Fat Girl Diaries: But God.

Fat. I am fat.

Automatically the connotation of that one little word has many of you readers shifting around uncomfortably in your seat, readying your fingers¬†to type the oh-so-cliche words: “You are beautiful!” “You just do you.” “You’re not fat!” “You were made that way. You’re just big-boned.”

I’m holding my tongue on the big-boned argument. For now.

But you’ve been warned: a rant is coming.

I’ve been wanting to talk about this issue for awhile. In fact, I’ve been talking about it for more than a decade of my life. I remember crying when I reached 100 pounds at 8 or 9, but that was nothing in comparison with what I would have to deal with later on.

Ten years old.

Ten years old. Chunker. ūüėȬ†

I remember talking to my friends at sleepovers about my weight, grabbing my stomach and saying, “I’m so fat!”

And they’d just say something random to change the subject and move on.

I remember looking at my legs and thinking they resembled turkey legs. It’s kind of funny when you think about it. . .

I remember being fourteen and looking myself over in the mirror, clad in a pink and white plaid top, and running my hands over my waist. “Maybe I would have a figure. . .if I was¬†skinny,” I remember thinking.

If, if, if.


And then I remember being 18 and standing in a Bojangles line with my dad. One of those sharp pains that had been bothering me for several months shot down my left arm. And I recall saying, “I don’t want anything, Dad.” For the first time.

That started an eight-month period of mind-numbing fear that I would have a heart attack as a freshman in college. Irrational, yes. But part of my journey, all the same.


November 2010. 253 pounds. 


December 2011.  Approximately 200 pounds.

Then, the fear evaporated and college was in full swing. And cupcakes go really well with French tests. Let me tell you.


December 2012.


July 2014.

I want to talk about this because it’s part of my journey. I want to talk about this right now because I feel different about myself. I’m finally getting to the point where I’m okay with being myself. Not Amanda Lee Russell, the perfectly beautiful and talented woman I planned on becoming. Not Amanda Lee Russell, heart-breaker and narcissist extraordinaire.

No. Mandie Russell–the broken, messy sinner in need of grace. The girl who struggles with weight and struggles with self-discipline, yes. But also. . .the girl who God created in His image. The girl who loves star gazing and her little world. The girl who will never get it all right, but has value and purpose anyway. The girl who can sum up her life story¬†in two little words: But God.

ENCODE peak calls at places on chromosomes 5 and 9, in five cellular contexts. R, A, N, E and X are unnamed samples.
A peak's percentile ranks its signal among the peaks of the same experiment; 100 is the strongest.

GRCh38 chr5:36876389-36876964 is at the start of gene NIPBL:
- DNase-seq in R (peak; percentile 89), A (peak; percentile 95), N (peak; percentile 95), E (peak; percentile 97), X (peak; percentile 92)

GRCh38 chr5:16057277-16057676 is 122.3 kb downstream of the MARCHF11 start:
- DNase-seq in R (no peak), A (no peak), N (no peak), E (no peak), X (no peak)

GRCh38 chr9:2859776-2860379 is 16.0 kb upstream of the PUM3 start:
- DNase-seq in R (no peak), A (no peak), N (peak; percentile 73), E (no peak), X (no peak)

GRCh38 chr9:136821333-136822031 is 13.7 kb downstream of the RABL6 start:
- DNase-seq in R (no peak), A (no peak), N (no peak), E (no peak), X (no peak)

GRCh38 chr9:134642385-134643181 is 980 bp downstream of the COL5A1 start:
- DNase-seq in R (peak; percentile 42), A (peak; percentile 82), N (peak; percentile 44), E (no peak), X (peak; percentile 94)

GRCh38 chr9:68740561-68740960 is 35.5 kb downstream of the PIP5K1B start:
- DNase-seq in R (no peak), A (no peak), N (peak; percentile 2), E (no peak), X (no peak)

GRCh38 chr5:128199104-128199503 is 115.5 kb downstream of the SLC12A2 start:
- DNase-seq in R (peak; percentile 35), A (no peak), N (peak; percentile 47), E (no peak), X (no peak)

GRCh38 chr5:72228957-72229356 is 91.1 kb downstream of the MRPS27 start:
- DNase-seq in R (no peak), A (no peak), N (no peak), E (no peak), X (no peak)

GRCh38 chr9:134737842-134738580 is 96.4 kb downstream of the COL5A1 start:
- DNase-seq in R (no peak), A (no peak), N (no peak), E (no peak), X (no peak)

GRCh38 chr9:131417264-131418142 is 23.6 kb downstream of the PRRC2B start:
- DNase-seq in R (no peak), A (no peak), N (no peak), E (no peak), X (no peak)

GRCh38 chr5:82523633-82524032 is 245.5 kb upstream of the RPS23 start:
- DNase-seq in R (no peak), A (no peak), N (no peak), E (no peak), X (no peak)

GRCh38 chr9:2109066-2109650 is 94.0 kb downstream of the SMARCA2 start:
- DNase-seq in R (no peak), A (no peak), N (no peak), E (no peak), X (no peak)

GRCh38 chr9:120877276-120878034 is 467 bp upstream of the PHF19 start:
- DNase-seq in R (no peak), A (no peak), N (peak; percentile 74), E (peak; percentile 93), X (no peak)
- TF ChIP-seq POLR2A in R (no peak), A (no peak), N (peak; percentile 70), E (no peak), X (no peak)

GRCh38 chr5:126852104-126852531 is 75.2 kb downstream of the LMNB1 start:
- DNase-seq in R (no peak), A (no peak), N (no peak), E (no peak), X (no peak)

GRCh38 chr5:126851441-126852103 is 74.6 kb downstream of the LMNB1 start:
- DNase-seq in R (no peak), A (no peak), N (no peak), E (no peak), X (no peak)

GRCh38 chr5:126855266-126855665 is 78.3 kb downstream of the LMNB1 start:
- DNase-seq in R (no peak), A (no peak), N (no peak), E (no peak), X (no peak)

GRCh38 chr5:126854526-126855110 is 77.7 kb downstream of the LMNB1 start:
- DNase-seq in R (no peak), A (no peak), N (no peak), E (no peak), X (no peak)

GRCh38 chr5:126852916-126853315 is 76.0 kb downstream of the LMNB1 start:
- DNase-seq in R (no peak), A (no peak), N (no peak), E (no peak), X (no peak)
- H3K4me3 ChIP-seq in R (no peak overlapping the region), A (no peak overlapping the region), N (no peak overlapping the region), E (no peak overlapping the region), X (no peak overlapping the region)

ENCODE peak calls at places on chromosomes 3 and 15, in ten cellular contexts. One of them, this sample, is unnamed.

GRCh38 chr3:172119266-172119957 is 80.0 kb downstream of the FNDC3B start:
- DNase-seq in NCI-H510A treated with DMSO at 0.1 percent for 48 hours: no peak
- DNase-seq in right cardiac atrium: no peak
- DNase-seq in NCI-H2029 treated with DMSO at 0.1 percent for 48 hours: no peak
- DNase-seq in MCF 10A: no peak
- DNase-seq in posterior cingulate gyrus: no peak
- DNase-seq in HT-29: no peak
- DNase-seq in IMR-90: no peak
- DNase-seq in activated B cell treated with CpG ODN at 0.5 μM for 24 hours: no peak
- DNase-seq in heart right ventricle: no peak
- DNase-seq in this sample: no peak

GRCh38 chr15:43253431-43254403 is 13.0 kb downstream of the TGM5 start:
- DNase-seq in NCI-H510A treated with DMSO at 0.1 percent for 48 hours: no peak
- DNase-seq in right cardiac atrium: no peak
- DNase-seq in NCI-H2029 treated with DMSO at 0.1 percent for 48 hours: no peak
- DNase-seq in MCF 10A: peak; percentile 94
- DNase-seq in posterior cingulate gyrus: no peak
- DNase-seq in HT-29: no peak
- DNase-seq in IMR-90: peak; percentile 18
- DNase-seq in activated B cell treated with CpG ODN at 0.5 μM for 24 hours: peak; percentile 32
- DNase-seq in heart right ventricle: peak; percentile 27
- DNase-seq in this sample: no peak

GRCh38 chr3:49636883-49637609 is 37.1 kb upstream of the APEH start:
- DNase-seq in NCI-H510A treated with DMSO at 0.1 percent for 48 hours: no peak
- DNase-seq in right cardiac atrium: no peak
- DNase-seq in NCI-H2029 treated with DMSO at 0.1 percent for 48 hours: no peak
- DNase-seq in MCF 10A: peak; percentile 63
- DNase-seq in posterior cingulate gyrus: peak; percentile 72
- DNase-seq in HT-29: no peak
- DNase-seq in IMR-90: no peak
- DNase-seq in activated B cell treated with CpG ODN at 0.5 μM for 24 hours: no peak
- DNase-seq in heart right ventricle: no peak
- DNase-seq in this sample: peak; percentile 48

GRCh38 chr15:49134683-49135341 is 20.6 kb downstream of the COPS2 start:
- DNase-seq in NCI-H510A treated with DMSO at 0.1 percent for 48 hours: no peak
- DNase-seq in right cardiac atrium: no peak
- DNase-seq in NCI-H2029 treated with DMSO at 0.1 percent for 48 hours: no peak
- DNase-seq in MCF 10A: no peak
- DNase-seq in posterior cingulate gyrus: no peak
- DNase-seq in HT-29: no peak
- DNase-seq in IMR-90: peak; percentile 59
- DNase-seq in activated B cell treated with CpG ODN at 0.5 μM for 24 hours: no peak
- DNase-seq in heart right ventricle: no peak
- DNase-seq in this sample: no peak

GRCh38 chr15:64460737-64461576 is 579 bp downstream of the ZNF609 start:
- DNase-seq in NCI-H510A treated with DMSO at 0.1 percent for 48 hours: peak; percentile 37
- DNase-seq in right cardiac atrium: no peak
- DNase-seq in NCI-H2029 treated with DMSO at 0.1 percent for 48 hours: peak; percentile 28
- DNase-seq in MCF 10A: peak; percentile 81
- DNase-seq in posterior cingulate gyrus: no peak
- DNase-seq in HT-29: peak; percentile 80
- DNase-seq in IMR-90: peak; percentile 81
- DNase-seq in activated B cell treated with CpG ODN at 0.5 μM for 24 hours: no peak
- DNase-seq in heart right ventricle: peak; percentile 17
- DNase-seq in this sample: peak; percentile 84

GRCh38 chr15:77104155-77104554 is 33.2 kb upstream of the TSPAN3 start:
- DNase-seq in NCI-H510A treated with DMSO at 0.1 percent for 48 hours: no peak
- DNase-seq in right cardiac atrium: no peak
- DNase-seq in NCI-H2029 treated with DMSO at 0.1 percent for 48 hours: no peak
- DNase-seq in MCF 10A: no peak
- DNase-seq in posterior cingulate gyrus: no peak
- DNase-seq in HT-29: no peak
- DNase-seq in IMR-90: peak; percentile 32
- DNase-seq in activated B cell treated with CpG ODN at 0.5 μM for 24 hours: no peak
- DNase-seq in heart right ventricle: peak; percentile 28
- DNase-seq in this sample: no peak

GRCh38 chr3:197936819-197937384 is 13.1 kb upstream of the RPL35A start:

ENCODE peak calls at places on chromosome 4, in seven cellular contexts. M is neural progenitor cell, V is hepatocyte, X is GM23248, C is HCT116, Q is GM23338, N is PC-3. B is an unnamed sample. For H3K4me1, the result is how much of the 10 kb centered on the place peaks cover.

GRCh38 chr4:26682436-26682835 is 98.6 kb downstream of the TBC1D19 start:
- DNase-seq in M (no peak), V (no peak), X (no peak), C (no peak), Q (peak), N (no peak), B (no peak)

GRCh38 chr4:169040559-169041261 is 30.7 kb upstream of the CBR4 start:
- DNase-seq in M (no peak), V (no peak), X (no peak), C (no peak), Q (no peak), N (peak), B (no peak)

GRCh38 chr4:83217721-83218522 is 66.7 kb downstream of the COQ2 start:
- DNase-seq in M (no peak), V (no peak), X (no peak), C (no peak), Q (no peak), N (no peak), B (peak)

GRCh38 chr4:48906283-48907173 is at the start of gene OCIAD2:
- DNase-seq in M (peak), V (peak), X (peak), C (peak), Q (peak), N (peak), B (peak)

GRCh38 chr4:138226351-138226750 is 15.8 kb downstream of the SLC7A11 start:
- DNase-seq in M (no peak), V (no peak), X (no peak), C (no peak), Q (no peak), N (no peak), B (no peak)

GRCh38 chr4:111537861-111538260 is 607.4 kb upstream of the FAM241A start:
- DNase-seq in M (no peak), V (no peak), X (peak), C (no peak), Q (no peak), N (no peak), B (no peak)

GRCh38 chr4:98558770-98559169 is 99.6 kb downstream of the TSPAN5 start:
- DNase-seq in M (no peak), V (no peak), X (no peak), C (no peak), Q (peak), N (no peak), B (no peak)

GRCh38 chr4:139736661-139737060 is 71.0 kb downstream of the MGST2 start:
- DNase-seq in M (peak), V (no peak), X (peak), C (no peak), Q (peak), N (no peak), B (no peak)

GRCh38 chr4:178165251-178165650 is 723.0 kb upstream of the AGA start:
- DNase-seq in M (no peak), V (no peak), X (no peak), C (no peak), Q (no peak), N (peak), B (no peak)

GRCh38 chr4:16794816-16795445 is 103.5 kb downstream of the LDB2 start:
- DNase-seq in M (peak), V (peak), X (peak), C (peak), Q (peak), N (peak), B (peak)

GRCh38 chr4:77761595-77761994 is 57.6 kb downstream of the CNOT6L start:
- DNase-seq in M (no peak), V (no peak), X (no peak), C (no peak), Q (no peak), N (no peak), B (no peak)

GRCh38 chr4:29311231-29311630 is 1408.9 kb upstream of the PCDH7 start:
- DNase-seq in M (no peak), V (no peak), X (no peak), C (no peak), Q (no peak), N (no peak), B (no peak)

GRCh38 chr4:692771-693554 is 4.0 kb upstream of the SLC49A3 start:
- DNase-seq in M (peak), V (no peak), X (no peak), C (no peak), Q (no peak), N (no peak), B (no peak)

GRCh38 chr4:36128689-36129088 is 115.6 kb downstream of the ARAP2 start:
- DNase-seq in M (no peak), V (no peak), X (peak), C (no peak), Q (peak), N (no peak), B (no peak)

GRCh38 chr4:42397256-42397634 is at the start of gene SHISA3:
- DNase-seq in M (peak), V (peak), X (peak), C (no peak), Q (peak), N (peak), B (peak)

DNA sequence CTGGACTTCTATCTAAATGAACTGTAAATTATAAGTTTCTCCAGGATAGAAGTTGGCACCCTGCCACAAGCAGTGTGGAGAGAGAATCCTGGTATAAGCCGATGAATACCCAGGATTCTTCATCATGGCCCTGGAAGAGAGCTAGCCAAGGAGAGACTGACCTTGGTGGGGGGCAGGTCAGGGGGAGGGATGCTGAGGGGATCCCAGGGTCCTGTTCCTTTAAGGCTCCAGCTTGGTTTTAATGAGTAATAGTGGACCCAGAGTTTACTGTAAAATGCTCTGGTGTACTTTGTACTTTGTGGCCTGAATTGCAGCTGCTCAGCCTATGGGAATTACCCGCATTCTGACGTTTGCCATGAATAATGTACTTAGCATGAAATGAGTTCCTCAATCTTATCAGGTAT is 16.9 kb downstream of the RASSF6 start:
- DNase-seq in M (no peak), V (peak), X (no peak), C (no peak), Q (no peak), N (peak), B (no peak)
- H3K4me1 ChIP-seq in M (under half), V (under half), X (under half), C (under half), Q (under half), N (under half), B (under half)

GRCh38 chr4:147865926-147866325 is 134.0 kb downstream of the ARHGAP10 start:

No. I need to shout that out: BUT GOD. BUT GOD. BUT GOD.

Oh Jesus, you lifted me up out of the miry clay. YOU LOVED ME WHEN I HATED ME AND WAS ANGRY AT YOU. YOU LOVE ME. YOU. LOVE. ME. And You WILL redeem this life. YOU WILL.

How can I keep what He’s done for me a secret? How can I not write about my own journey and my own battles?

So, yes. I’m starting this series of blog posts and, yes. I’m calling it the Fat Girl Diaries. In it, I believe I’m called to write about what it feels like to struggle with obesity.

This is part of who I am, but it’s not all that I am. It will affect where I’m going, but it’s not my life.

I’m gaining my wings.


45 days.


Artwork done by Laura Byler.

I’ve struggled with the Fourth of July. Those were the days my family always had some sort of big argument over something incredibly dumb. And by dumb. I mean D-U-M-B. That’s capitalized, people. And hyphenated for emphasis. You really can’t overlook how dumb these arguments were.

Mom wanted to take us downtown to see fireworks.

Dad had some serious issues with Greenville’s parking situation.

Words were said. Gradually, the words grew louder as we kids got involved.

And then the van was full of yelling until Mom would eventually say something to the effect of, “Fine, let’s just go home!”

And then there would be more fighting.

And we’d go home and eat jello. In the shape of a flag. With a variety of flavors. I’m talking cherry. I’m talking blueberry. I’m talking whipped cream in the middle.

You get the theme here, right?

But one Fourth of July managed to impact my life in a way that I didn’t see coming at all. Nothing really happened, actually. My sister and I were on a trip with our grandma to Virginia. On the Fourth of July, we visited Williamsburg and had well…an interesting time:


Later that night, Abby and I went to the beach with our cousin to watch the fireworks. We found a spot on the crowded beach and laid down our beach blankets and just…sat. Listening to their conversation, I remember sifting the sand through my fingers and feeling completely at ease. Night fell and the music played on in the background while we waited for the show. We talked about life and, I’m sure, we talked about love. We laughed.